October 17, 2002
Shinder Pal came to Delhi in a last-ditch effort to save his family’s honour when the shattering news came: his sister and golden girl Sunita Rani had failed her second and final dope test.
The organising committee of the Busan Asian Games announced today that Sunita Rani had been stripped of her Asian Games medals after the second test on ‘B’ sample taken from her yesterday showed the same results.
Lim Chae-Sup, an official at the Asian Games’ Doping Control Centre said the Olympic Council of Asia subsequently decided to strip Rani of the medals and delete her records.
Only an hour earlier, Pal and his cousin, pharmacist Ashok Goel, were at The Indian Express office. They were carrying medical reference books and photocopied material — meticulously underlined and highlighted — about the failings in the test for the steroid in question: nandrolone.
‘‘Whatever has happened is God’s will,’’ said the crestfallen Shinder Pal, who had come with his cousin from their hometown of Sunam, 60 km south of Sangrur in Punjab to point out holes in the nandrolone test.
Two days of research came to naught when Rani’s second test, carried out after an appeal, was again positive for nandrolone. Threats of action against Rani — stripped of her 1,500-metre, record-breaking gold and 5,000-metre bronze — were swift from Indian officials.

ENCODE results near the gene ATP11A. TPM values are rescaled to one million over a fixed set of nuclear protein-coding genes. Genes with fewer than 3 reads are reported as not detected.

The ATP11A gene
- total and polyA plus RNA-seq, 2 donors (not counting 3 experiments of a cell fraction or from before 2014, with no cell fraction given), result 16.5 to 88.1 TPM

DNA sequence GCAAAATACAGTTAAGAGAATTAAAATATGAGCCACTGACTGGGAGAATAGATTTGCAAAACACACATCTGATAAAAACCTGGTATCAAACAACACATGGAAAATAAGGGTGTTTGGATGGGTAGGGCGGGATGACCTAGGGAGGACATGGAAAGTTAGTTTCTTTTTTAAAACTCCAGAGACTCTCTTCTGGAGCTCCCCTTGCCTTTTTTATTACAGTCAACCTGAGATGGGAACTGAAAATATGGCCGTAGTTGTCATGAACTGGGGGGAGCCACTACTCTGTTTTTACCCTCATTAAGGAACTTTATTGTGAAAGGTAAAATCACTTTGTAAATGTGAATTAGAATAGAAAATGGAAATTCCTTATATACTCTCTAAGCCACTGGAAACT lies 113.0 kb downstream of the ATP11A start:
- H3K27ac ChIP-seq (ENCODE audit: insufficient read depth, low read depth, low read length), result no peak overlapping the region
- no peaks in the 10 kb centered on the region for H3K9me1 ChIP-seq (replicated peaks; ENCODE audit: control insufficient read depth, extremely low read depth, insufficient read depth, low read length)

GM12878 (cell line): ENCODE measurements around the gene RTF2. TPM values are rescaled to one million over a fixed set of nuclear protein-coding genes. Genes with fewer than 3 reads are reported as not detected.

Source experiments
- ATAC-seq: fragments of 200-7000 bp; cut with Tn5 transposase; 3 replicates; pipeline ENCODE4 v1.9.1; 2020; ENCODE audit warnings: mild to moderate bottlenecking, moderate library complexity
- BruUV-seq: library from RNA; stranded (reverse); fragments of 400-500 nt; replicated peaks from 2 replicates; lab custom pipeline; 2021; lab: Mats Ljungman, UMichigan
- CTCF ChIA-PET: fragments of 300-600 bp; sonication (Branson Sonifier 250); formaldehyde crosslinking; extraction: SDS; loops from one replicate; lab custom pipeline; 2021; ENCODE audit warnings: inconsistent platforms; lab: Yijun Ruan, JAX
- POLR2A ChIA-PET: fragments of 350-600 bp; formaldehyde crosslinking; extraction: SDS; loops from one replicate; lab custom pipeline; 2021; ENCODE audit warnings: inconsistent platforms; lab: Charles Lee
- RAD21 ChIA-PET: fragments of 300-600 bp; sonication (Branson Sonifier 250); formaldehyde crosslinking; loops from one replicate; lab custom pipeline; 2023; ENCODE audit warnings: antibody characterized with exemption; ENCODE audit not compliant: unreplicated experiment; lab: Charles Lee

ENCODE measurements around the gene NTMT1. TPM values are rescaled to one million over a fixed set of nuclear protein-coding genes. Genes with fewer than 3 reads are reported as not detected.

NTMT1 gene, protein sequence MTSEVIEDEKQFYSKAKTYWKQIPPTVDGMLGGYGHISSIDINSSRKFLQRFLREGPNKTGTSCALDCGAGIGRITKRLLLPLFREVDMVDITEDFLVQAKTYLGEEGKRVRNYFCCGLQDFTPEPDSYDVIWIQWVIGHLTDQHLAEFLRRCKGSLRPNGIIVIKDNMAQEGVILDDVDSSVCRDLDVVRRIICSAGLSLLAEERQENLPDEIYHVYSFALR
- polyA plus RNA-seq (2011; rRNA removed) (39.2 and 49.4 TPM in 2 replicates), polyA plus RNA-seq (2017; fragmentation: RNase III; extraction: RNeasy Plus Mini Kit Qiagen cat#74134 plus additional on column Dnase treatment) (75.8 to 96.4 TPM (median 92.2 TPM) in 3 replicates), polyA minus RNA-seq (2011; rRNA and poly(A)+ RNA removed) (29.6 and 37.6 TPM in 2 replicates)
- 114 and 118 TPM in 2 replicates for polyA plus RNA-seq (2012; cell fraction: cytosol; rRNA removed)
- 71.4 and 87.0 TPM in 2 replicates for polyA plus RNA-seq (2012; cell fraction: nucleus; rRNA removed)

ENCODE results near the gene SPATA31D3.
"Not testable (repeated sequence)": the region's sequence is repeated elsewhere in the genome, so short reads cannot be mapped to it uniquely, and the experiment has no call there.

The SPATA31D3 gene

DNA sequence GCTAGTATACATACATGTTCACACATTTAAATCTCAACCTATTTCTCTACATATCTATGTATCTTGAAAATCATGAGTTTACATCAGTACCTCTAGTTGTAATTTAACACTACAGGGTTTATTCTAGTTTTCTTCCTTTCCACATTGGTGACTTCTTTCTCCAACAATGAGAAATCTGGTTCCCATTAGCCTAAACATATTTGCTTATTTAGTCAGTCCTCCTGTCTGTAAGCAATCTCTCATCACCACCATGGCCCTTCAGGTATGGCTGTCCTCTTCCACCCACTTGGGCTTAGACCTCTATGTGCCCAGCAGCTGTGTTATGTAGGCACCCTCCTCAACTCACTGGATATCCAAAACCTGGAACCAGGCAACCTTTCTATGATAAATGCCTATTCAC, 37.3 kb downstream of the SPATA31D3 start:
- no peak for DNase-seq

The Indian Olympic Association said it would take the ‘‘strictest possible’’ action. IOA president Suresh Kalmadi said he hadn’t seen the results but if true ‘‘exemplary punishment’’ would follow. All that Kalmadi was willing to say was that ‘‘doping was getting out of hand in the country.’’
Yet, Indian officialdom must explain Rani’s downfall. About 40 Indian athletes before the Games were sent to Ukraine and Russia to prepare for the Asian Games. Both the countries abound in illegal substances — nandrolone is freely available in both countries and in India, whereas it requires a prescription in the West; and people there know how to use and mask them.
The prime reason for athletes to be sent to former Soviet trainers is because of their enviable track records and the fact they come relatively cheap. Who monitored the training? Many Indian officials or coaches who were with the team are now suddenly hard to find.
Rani was under a cloud before the Olympic Games in 2000 as well, the subject of unknown injections, prescribed without record or any prescription by a Ukranian coach.
That was meant to fix a stress fracture of the hip. If Rani is guilty of doping, it is unlikely that she acted on her own. The question is: who knew?
However her brother, Shinder Pal, who is camping at a gurdwara in the Capital, maintains that Sunita is innocent. ‘‘She has not taken anything. That is our final stand.’’ But he adds, ‘‘At this point, we are not in a position to talk but what we don’t understand is why is nobody in India talking about the two medals that the country has lost because of the campaign against her.’’(With inputs from Manish Kumar)
📣 The Indian Express is now on Telegram. Click here to join our channel (@indianexpress) and stay updated with the latest headlines
- The Indian Express website has been rated GREEN for its credibility and trustworthiness by Newsguard, a global service that rates news sources for their journalistic standards.